Property News, Insights & Education

    Rosehill Racecourse: A Model for Future Urban Development in Australia?

    The Golden Slipper - the world's richest race for two-year-old thoroughbreds could have a new home, under an audacious plan that would see Sydney's Rosehill Gardens racecourse relocated and replaced by 25,000 homes.


    The new “mini-city” at Rosehill is the centrepiece of a scheme unveiled by the New South Wales state government this week to help tackle the housing crisis by building around 200,000 homes over the next 15 years.


    The Minns government has promised that around a quarter of those homes will be built within 1200, metres of a railway station, including those in the proposed Rosehill development.


    There’s also been confirmation that the multibillion-dollar MetroWest underground rail project to link parts of Sydney’s west to the city will be going ahead, although the exact details of its route and stations are yet to be announced.


    The state government has signed a tentative agreement with the Australian Turf Club (ATC) - which owns all of Sydney’s major racecourses - to build 25,000 homes, a new school, a new station on the Metro West line and a large urban park on the site of what’s now Rosehill Gardens racecourse.


    How the deal would work


    It was actually the Australian Turf Club that approached the New South Wales government with the proposal, which would see the club retain ownership of the Rosehill site until it was developed.


    The ATC says it expects to raise around $5 billion from the development, although Racing New South Wales Chief Executive Peter V’landys told Sydney’s Daily Telegraph newspaper “on the high level maybe $7 billion”.


    The proceeds would be invested in racing, training and facilities at all ATC venues, including transforming the Warwick Farm track in Sydney's south-west into what’s been described as a “world-class track”.   


    New South Wales Premier, Chris Minns, said the government jumped at the ATC’s proposal because it was a “once-in-a-generation opportunity” for Sydney.


    “For the first time, the city is actually marrying public transport infrastructure with new housing,” he told journalists at a press conference at the Rosehill track.


    “We cannot have a situation like we've had for the last decade where we've had brand new housing and no infrastructure or major new infrastructure and virtually no new housing.”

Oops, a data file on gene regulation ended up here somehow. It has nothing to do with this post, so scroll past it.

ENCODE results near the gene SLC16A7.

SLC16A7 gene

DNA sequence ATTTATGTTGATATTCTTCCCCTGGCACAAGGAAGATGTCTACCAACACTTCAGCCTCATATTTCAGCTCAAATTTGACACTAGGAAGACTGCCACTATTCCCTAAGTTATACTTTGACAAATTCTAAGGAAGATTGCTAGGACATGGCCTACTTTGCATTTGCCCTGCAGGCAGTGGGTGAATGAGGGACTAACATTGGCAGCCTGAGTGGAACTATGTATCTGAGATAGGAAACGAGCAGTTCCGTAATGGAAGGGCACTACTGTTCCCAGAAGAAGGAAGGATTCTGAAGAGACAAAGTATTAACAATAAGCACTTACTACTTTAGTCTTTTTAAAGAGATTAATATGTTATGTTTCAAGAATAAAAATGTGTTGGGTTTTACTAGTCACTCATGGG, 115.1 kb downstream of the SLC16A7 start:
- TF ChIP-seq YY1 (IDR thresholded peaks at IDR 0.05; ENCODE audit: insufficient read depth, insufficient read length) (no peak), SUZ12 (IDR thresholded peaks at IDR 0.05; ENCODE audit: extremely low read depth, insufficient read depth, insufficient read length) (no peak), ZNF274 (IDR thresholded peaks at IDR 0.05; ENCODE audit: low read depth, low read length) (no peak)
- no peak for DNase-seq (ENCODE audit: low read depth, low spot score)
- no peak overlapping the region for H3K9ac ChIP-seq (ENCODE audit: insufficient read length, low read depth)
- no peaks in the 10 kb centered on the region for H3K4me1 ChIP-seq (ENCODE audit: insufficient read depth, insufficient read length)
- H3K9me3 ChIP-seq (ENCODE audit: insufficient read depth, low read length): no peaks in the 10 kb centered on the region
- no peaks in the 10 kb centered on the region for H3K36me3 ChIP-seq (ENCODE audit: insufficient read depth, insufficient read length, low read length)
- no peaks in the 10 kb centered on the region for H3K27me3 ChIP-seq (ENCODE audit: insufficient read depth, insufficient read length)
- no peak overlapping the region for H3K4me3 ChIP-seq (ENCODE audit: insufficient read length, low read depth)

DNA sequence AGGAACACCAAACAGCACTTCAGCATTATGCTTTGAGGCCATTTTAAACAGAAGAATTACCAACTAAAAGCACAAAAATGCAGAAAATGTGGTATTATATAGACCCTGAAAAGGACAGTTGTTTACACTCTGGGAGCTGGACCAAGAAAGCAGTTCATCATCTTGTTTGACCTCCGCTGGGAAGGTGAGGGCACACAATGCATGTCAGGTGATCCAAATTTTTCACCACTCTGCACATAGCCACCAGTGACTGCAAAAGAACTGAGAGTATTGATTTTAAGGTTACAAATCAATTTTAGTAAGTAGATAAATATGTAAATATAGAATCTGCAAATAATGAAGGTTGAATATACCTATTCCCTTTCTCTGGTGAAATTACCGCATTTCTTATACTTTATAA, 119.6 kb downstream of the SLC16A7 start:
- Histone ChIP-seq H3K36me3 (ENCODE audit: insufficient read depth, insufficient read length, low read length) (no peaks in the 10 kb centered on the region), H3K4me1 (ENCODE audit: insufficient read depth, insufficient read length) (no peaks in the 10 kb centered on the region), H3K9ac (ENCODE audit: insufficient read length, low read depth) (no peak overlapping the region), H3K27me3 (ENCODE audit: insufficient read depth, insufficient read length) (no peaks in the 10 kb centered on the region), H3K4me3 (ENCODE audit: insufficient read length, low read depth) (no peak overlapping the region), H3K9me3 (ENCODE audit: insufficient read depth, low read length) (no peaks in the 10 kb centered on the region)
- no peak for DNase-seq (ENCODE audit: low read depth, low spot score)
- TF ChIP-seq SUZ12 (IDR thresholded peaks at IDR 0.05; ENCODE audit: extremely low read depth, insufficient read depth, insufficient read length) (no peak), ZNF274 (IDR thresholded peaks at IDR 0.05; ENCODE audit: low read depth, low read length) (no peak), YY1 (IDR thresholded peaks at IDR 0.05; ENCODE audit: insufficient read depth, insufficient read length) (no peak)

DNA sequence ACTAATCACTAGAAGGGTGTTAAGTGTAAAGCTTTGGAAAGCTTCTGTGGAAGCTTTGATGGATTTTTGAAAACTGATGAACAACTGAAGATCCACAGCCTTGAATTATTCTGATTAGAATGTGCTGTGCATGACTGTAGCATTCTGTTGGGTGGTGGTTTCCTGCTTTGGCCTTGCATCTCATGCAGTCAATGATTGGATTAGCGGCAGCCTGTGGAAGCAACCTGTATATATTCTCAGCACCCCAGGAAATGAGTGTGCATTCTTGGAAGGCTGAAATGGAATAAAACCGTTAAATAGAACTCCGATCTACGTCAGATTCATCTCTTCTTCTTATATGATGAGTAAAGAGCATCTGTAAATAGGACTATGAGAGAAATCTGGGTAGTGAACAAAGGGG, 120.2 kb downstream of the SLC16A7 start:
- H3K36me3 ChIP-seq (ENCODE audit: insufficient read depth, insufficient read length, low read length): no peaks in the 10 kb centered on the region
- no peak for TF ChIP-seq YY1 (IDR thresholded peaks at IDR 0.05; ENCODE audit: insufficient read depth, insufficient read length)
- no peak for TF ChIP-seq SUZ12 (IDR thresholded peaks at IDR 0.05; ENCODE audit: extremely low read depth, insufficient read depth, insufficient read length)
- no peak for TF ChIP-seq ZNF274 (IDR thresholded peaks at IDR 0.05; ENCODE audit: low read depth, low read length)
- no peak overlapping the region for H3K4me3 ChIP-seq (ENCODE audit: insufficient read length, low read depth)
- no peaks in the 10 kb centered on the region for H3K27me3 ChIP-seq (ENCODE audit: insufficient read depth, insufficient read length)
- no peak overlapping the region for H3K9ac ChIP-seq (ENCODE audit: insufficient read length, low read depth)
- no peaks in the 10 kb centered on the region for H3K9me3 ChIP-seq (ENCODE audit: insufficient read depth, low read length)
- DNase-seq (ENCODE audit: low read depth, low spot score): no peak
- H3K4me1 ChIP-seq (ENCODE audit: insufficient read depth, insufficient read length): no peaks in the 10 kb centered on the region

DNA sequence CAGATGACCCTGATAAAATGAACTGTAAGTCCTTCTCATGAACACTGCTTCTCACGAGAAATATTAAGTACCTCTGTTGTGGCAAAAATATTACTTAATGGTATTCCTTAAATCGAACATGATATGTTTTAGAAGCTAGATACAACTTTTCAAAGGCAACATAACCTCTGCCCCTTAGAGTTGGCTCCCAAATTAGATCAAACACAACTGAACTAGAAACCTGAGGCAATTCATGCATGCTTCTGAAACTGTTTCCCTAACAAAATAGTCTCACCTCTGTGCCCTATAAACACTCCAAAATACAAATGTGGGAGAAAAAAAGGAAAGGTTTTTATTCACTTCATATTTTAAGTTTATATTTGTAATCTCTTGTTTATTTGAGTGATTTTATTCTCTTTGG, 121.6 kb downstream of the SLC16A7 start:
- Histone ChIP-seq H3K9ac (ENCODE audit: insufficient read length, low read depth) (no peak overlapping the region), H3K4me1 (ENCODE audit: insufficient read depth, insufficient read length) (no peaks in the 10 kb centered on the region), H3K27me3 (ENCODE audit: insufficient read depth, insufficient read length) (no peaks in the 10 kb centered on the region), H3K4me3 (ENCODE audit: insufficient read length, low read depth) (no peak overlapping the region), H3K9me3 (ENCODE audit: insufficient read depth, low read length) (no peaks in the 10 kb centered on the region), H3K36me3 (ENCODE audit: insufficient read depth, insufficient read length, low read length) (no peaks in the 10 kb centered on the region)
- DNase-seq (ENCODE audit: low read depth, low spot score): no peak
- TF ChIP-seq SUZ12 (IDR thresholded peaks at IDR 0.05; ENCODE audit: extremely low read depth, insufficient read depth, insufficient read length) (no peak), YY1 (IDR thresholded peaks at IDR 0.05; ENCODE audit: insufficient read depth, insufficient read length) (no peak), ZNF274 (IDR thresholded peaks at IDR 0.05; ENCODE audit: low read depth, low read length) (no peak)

“For the first time, we're getting it right, putting the two together and ensuring where dollars are being spent by the government on behalf of taxpayers, it's money well spent for the future of this city.”


    It's not yet clear where the racecourse will be moved to, but the government says it is discussing several possible sites with the ATC.




    Sporting tradition collides with realpolitik


    According to the Australian Bureau of Statistics, Rosehill is at the demographic centre of Greater Sydney. 


    Adjacent to the large business and transport hub of Parramatta - often referred to as Sydney’s “Second CBD”, the area is already served by some transport links.


    “There will be an understandable outcry from trainers, owners, members, and racing traditionalists’, says Andrew Webster, Chief Sports writer at the Sydney Morning Herald.


    “Rosehill, bless it, is a much-loved track opened in 1885 and steeped in history.”


    “Slipper Day remains one of the best programs on the Australian calendar but holding it at Randwick or Warwick Farm will feel weird.”


    However, Mathew Hounsell, a transport and cities expert at Sydney’s University of Technology, thinks the ATC has made a wise move to voluntarily turn over Rosehill racecourse for housing - before it was forced to.


    “It wasn't going to stay a racecourse for long, because it is close to our second CBD (Parramatta),” he told ABC Radio.


    “It's just such a great property.”


    “Either the ATC would have redeveloped it or it would have been compulsorily acquired (by the state government).” 


    Way of the future?


    There’s no doubt the way the Rosehill deal unfolds will be closely watched by racing and sporting bodies around the country, particularly those that have large land holdings in urban centres.


    The Moonee Valley Racing Club in Melbourne’s inner north-west - the home of the weight-for-age classic Cox Plate - has already begun turning over a quarter of the 40 hectares it owns for a $2 billion residential development, partly bankrolled by superannuation fund HostPlus.


    By the end of 2035, it expects there to be around 2,000 homes - mainly apartments - on the site.


    There’s been staunch opposition to the development from local community groups, but the planning imperatives to build more in-fill housing in Australia’s relatively low-density cities will likely see those objections overruled.


    Transport and cities expert Matthew Hounsell certainly seems to be expecting more of these sorts of pragmatic urban in-fill deals between large landholders like racing clubs and governments.


    “You can't continuously expand (Sydney) west,” he says.


    “It costs too much money and puts too much burden on the government to keep on supporting very expensive infrastructure.”


    “It's what's bankrupted several cities in the United States and the United Kingdom - constantly sprawling cities.”